Abstract: We propose a theoretical framework to study the determinants of ethnic and religious identity along two distinct motivational processes which have been proposed in the social sciences: cultural conformity and cultural distinction. Under cultural conformity, ethnic identity is reduced by neighborhood integration, which weakens group loyalties and prejudices. On the contrary, under cultural distinction, ethnic minorities are more motivated in retaining their own distinctive cultural heritage the more integrated are the neighborhoods where they reside and work. Data on ethnic preferences and attitudes provided by the Fourth National Survey of Ethnic Minorities in the UK enables us to test the relative significance of these two identity processes. We find evidence consistent with intense ethnic and religious identity mostly formed as a cultural distinction mechanism. Consistently, we document that ethnic identities are more intense in mixed than in segregated neighborhoods.
    Keywords: Ethnicity, identity, intermarriage, cultural transmission
    JEL: A14 J15
    Date: 2010–10
  5. By: Omar Al-Ubaydli (Interdisciplinary Center for Economic Science and Department of Economics, George Mason University); Daniel Houser (Interdisciplinary Center for Economic Science and Department of Economics, George Mason University); John V.C. Nye (Department of Economics, George Mason University); Maria Pia Paganelli (Department of Economics, Trinity University); Xiaofei (Sophia) Pan (Interdisciplinary Center for Economic Science and Department of Economics, George Mason University)
    Abstract: In randomized control laboratory experiments, we find that those primed to think about markets exhibit more trusting behavior. We randomly and unconsciously prime experimental participants to think about markets and trade. We then ask them to play a trust game involving an anonymous stranger. We compare the behavior of these individuals with that of a group who are not primed to think about anything in particular. Priming for market participation affects positively the beliefs about the trustworthiness of anonymous strangers, increasing trust.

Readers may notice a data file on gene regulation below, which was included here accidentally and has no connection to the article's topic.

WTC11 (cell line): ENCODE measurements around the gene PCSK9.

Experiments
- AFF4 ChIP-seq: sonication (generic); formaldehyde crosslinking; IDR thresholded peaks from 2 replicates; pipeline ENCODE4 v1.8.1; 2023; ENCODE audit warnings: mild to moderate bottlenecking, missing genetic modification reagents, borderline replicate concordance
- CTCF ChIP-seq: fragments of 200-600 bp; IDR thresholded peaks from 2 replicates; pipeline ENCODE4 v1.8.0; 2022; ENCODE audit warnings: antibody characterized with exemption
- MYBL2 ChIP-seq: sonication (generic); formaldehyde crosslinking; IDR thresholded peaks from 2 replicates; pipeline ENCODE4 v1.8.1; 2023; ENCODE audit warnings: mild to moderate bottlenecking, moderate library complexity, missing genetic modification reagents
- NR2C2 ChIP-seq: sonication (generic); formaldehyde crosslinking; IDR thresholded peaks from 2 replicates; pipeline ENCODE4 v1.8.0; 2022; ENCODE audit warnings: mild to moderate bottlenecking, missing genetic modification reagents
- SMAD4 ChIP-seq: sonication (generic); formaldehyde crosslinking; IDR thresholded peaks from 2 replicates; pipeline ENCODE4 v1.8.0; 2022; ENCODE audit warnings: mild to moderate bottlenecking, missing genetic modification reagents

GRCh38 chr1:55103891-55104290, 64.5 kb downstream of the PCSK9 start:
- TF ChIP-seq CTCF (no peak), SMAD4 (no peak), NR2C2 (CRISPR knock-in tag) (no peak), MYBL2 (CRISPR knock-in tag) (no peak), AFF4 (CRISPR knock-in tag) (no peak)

Keywords: trust, markets, institutions, belief, priming
    JEL: D02 D23 D64 D84 O12 O43 P10
    Date: 2011–09
  6. By: Itai Arieli; H. Peyton Young
    Abstract: A stochastic learning dynamic exchibits fast convergence in a population game if the expected waiting time until the process comes near a Nash equilibrium is bounded above for all sufficiently large populations. We propose a novel family of learning dynamics that exhibits fast convergence for a large class of population games that includes coordination games, potential games, and supermodular games as special cases. These games have the property that, from any initial state, there exists a continous better-reply path to a Nash equilibrium that is locally stable.